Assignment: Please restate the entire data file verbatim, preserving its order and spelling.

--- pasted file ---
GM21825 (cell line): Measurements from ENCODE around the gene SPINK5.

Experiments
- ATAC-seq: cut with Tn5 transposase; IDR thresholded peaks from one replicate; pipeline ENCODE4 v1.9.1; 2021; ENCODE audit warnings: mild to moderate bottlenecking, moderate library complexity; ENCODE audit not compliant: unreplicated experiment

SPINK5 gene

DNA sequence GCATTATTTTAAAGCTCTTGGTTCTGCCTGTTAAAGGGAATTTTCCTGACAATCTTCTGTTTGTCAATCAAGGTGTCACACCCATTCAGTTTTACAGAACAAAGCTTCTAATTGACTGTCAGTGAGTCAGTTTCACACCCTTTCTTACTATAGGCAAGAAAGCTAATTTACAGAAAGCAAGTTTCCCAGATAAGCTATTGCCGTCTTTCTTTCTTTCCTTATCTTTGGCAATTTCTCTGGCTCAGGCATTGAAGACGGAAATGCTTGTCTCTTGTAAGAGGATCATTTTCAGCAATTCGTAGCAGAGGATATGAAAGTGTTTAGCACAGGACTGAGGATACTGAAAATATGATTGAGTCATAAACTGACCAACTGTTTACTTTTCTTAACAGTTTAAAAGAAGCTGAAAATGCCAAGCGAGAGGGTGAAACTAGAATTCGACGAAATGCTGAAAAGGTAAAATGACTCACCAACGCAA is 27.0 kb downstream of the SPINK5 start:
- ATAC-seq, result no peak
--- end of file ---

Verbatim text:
GM21825 (cell line): Measurements from ENCODE around the gene SPINK5.

Experiments
- ATAC-seq: cut with Tn5 transposase; IDR thresholded peaks from one replicate; pipeline ENCODE4 v1.9.1; 2021; ENCODE audit warnings: mild to moderate bottlenecking, moderate library complexity; ENCODE audit not compliant: unreplicated experiment

SPINK5 gene

DNA sequence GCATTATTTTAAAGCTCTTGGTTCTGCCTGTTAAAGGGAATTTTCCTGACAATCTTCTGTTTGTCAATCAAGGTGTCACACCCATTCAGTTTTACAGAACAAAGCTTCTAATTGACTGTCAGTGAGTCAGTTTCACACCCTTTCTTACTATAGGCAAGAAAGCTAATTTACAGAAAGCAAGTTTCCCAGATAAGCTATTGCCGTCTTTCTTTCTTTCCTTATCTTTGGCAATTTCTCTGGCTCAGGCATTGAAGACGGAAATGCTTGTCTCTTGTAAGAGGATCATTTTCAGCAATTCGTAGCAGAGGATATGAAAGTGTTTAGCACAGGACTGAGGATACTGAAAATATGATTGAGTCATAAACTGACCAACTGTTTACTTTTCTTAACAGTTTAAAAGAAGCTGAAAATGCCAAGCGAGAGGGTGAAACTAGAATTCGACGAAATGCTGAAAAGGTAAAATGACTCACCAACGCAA is 27.0 kb downstream of the SPINK5 start:
- ATAC-seq, result no peak